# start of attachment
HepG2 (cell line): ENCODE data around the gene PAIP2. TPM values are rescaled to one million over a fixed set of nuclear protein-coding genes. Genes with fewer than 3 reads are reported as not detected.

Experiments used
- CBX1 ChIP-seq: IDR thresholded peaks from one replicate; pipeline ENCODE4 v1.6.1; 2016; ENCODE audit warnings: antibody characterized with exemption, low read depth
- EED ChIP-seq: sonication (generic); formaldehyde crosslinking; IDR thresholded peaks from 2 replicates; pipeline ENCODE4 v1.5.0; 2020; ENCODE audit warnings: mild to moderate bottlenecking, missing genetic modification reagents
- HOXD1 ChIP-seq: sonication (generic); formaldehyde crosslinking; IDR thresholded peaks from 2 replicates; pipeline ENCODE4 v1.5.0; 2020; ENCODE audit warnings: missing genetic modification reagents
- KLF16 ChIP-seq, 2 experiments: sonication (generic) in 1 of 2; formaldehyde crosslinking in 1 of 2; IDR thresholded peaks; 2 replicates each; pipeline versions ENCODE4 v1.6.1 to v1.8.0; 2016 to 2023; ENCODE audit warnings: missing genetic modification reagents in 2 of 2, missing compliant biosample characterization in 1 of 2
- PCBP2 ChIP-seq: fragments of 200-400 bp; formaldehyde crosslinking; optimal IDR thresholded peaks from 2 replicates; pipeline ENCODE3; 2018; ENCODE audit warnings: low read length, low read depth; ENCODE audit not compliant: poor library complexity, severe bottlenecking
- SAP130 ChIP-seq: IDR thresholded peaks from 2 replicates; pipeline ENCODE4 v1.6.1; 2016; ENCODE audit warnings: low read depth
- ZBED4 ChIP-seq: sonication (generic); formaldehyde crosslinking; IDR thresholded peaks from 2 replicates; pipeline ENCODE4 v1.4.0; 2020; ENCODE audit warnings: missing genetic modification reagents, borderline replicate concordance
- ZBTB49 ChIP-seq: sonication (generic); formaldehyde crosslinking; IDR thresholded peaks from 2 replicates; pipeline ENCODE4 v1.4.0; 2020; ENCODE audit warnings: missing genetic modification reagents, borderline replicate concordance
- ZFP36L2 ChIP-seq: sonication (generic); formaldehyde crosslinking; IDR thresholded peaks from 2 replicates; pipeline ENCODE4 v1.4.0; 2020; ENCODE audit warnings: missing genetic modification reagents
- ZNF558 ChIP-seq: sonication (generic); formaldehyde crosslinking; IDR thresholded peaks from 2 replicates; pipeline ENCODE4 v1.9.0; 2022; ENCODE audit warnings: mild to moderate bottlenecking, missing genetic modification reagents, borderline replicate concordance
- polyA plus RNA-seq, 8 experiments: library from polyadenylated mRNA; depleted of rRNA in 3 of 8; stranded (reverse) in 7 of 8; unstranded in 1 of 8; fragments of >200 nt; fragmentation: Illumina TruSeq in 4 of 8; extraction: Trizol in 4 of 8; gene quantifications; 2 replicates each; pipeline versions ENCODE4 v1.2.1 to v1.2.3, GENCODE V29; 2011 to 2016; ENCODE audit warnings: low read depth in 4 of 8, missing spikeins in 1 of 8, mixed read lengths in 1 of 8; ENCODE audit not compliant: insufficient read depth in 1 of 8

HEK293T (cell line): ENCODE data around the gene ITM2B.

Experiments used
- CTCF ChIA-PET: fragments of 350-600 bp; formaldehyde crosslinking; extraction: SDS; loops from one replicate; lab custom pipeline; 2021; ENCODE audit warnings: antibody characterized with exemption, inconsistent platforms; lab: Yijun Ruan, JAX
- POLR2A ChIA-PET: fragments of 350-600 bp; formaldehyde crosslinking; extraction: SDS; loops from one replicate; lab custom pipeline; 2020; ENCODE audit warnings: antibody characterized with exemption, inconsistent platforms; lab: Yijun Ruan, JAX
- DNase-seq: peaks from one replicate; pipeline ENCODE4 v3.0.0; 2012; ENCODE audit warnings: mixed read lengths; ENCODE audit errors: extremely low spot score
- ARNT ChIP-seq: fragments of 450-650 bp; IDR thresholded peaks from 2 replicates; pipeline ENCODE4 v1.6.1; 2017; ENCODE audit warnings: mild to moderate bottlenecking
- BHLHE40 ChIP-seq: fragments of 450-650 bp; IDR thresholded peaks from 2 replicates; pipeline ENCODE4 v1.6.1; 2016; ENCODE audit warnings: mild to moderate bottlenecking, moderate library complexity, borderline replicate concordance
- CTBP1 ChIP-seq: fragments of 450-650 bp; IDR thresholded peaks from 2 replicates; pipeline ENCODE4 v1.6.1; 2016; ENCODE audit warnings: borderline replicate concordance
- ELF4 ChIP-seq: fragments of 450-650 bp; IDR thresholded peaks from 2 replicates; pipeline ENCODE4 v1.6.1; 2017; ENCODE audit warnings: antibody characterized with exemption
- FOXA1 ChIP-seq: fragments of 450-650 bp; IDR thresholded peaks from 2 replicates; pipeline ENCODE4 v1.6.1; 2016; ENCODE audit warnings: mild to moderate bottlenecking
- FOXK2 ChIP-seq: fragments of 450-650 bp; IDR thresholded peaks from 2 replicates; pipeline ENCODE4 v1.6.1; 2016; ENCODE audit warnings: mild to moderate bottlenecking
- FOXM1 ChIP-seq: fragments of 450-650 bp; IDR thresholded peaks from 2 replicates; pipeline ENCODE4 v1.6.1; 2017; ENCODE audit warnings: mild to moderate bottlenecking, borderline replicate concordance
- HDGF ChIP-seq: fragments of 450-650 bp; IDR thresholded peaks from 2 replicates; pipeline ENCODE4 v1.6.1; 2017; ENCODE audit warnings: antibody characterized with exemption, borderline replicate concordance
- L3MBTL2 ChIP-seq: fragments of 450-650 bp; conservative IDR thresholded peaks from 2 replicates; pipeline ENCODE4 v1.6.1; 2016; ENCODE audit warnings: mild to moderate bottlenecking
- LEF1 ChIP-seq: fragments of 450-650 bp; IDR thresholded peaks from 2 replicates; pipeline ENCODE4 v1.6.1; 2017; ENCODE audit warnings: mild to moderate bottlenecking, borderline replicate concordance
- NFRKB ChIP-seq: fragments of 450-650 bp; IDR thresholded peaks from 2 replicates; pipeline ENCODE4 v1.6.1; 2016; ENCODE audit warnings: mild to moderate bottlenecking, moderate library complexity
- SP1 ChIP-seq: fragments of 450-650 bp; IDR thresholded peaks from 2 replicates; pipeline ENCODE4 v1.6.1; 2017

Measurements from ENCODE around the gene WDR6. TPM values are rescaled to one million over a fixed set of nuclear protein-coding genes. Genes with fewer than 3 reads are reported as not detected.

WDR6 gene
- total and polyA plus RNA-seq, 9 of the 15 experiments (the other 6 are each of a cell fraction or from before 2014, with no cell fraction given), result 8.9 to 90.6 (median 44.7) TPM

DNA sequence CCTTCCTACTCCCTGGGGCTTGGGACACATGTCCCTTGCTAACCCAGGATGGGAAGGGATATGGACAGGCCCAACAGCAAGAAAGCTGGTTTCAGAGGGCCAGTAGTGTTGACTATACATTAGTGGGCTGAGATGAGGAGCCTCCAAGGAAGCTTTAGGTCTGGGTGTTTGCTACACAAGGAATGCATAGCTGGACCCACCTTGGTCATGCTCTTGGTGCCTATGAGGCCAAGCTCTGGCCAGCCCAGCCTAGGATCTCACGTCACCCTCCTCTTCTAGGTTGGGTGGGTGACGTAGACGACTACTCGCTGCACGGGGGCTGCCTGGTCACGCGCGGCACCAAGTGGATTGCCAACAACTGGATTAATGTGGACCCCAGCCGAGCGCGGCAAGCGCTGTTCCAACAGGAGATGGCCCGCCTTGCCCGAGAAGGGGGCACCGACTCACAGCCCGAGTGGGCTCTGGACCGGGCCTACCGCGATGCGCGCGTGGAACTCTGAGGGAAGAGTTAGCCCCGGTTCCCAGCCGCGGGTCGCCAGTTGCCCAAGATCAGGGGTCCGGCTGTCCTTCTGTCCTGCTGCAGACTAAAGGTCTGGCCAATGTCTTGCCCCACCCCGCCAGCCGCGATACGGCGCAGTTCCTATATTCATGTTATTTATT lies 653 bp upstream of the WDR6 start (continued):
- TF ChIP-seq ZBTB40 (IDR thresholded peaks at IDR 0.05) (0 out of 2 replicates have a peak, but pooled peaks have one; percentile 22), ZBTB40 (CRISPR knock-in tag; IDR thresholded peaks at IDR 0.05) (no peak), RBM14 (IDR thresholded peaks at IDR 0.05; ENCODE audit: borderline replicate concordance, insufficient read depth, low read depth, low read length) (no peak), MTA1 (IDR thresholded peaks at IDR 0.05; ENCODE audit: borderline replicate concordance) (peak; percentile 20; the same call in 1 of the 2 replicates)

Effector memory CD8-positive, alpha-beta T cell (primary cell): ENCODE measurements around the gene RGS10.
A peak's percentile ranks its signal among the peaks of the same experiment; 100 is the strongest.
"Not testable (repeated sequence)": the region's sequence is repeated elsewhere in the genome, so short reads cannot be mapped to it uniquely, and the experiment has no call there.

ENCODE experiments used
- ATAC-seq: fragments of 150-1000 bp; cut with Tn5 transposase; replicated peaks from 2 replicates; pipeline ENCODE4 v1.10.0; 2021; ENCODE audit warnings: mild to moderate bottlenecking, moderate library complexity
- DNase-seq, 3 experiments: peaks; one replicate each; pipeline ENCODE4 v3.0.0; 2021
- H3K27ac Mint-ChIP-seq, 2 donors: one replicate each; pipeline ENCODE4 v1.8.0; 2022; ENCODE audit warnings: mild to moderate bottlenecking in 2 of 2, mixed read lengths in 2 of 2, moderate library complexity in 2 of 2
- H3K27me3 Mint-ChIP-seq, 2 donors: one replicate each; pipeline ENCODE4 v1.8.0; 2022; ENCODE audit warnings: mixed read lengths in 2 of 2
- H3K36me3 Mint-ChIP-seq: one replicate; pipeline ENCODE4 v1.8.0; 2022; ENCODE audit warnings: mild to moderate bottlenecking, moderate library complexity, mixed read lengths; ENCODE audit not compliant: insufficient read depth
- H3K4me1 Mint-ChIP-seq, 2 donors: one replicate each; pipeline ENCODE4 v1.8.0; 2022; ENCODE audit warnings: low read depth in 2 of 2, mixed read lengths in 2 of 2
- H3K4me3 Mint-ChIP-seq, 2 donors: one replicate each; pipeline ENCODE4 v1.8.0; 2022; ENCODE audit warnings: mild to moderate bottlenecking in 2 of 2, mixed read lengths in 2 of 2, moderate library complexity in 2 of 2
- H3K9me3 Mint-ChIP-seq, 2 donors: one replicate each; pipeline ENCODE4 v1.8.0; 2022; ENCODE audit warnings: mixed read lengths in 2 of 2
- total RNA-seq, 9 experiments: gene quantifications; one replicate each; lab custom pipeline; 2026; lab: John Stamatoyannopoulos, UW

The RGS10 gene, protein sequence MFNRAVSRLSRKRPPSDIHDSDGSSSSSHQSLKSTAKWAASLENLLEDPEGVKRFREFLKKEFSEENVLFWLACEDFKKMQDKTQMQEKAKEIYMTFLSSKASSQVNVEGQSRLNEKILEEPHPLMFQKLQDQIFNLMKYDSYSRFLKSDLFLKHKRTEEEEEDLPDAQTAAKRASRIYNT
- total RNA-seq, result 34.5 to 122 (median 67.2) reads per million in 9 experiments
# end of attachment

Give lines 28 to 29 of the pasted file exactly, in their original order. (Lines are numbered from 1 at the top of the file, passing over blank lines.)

- LEF1 ChIP-seq: fragments of 450-650 bp; IDR thresholded peaks from 2 replicates; pipeline ENCODE4 v1.6.1; 2017; ENCODE audit warnings: mild to moderate bottlenecking, borderline replicate concordance
- NFRKB ChIP-seq: fragments of 450-650 bp; IDR thresholded peaks from 2 replicates; pipeline ENCODE4 v1.6.1; 2016; ENCODE audit warnings: mild to moderate bottlenecking, moderate library complexity